Franck Fernandez – Translator, interpreter, philolohist
The old Roman saying, “All roads lead to Rome”, could not be truer, as the Romans, in their desire to expand their Empire, built roads that crossed all their territory. They thought them to be the best way to get from one place to another, and relatively quickly. Many of today’s great highways that cross Europe, lie on, or are drawn close to, the ancient Roman roads and continue to serve general and commerce.
It is very relevant to our topic, as we will talk about the Claudia road and the Claudia Augusta roads. They used to link different sites of the formerly called Germania, today to the south German Bavaria.
A good part of these Via Claudia and Via Claudia Augusta, serve as a layout for what, since 1950, is called The Romantic Road (Die Romantische Straße). It is considered the greatest tourist attraction in all of Germany. It was its original purpose, but it was totally destroyed during the World War, as a strategy to change the very negative image Germany held at the time.
This idyllic route begins in the city of Würzburg. Personally, I believe that the capital of Bavaria, Munich, should be considered as an integral part of this tour and of great cultural and natural interest. Among other things, Munich is famous for being the seat of important museums, such as the Alte Pinakothek and the Neue Pinakothek (old and new art galleries), the BMW car museum, and large international holdings from different sectors of the industry. The extraordinary State Opera Theater (formerly the Residence Theater in the time of the Bavarian Reign) and a renowned ballet company, the famous Bayern football team are also in the city. But, let us come back to the main topic: our Romantic Route. It runs through 27 cities and towns, as well as beautiful forests, mountains, lakes, meadows, convents, palaces and vineyards; which are very attractive to all visitors.
As I mentioned before, the Romantic Road begins in the city of Würzburg, with its famous residence of the bishops’ prince of the city, a beautiful example of German clay, and a World Heritage Site since 1981. Another town that the Romantic Road crosses is town of Nördlinguen, a former free city of the Empire, which has preserved its medieval air. There are currently 3 German cities, including Nördlinguen, that keep their walls intact, but can be visited freely. An interesting fact about Nördlinguen is that it sits on the impact crater of a meteorite that crashed there 15 million years ago. It is of common knowledge that, there were enormous quantities of diamonds and precious metals, created by the pressure of impact, as well as in Yucatan. In any case, Nördlinguen managed to remain as it since the 14th century, due to its defeat in the Thirty Years War. The great death toll that this war left behind, caused the impoverishment of the city. Except for some Gothic and Baroque palaces, the city has not changed ever since.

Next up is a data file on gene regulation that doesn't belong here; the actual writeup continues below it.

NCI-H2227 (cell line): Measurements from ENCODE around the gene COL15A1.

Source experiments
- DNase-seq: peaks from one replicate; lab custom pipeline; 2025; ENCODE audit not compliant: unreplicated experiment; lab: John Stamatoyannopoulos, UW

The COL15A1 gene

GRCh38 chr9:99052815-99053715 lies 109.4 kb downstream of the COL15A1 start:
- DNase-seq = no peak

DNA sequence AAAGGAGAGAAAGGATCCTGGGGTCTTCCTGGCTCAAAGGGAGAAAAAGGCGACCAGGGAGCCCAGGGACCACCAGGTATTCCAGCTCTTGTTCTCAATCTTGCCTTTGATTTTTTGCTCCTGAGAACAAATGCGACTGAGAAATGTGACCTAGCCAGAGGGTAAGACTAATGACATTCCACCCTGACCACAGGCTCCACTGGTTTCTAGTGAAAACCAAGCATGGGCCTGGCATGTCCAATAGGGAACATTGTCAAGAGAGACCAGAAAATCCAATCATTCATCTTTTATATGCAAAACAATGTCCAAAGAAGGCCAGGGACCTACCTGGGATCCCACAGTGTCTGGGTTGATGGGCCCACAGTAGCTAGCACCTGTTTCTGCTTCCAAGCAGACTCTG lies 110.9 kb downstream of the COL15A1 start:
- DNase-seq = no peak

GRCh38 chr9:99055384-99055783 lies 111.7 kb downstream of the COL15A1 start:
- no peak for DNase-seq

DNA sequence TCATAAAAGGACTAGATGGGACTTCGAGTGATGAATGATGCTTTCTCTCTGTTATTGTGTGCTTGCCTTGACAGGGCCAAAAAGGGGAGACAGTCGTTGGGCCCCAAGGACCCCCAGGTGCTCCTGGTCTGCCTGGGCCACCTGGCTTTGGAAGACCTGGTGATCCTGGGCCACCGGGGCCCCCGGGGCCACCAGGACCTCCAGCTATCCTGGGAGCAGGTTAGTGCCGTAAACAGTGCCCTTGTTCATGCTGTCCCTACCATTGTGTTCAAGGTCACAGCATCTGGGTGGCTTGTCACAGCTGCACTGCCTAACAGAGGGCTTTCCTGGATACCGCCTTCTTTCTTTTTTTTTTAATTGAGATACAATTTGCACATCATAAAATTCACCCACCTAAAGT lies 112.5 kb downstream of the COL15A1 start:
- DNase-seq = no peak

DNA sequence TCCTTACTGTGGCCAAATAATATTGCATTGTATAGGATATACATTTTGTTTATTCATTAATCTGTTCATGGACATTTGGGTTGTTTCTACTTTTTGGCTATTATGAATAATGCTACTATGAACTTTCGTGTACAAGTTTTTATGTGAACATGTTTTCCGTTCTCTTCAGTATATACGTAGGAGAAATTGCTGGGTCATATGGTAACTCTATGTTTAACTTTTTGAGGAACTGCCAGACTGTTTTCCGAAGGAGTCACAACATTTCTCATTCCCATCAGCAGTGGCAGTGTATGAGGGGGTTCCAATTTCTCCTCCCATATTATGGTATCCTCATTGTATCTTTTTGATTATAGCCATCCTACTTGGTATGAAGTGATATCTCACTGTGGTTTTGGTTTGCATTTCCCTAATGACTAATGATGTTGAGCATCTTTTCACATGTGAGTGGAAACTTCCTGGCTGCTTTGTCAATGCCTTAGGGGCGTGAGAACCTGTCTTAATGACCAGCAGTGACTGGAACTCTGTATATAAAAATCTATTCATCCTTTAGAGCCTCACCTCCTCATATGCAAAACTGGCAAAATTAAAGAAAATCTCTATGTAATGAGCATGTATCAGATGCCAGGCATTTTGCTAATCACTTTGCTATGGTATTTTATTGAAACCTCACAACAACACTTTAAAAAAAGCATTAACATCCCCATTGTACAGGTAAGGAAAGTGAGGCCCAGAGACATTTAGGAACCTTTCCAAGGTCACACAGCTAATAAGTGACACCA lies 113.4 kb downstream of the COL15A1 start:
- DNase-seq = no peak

If we follow the Route we arrive at the beautiful city of Rothenburg ob der Tauber, which, as its name implies, is located on the banks of the Tauber River. This city suffered the same fate as Nördlinguen after the Thirty Years War, therefore, it remained almost intact as well. One of the nicest facts about it, is that Rothenburg has a permanent Christmas. City shops specialize on Christmas decorations and everything that has to do with these festivities. It is amazing how, for example, in mid-August, under great heat, tourists buy nutcrackers and decorations for their Christmas trees.
Further on is the city of Augsburg. It was founded in the time of the Emperor Augustus, in the Roman outposts of Germania. It is the most important city on the Route, in terms of population. Here, one should visit the Town Hall and the Basilica of San Ulrico and Santa Afra. Saint Ulrico was bishop of Augsburg shortly before 1000.
In the town of Schongau is the Wieskirche, the White Church, is another beautiful example of German Baroque. This church was built after a miracle occurred. A girl saw an image of the scourged Christ cry, and immediately brought a large number of pilgrims. It used to be a small chapel, but then the church as we know it today, was built.
With the arrival of the Napoleonic Wars, at the beginning of the 19th century, came the secularization of many temples as well. This one was saved from being demolished, because it was bought by ladies from the region. Today it belongs to the Unesco World Heritage.
We then approach Schwangau, the highlight of this tour. Neuschwangstein Castle (see our article from December 5, 2014) was built under King Louis II of Bavaria, and was an inspiration to Walt Disney for his world-known Sleeping Beauty castle. One can also find the Hohenschwangau Castle, from the 12th century.
The end of the Route is marked by the small city of Füssen, where there are excellent hotels, and it is the departing point for trecking in the area. I particularly recommend the Seegasthof Weissensee, where one can taste their traditional trout. Employees themselves fish in the lake that gives the hotel its name, Weissensee. located on its banks. One can see the lake and the pre-Alps, from the balconies, covered with pine trees and low clouds. That is a memory that will remain for life in your memory. If the Romantic Road tour is not enough for you, you always have the possibility to continue your trip through Austria, a few kilometers from Füssen. It is the continuation of an extraordinary journey of beautiful landscapes, art, history and culture.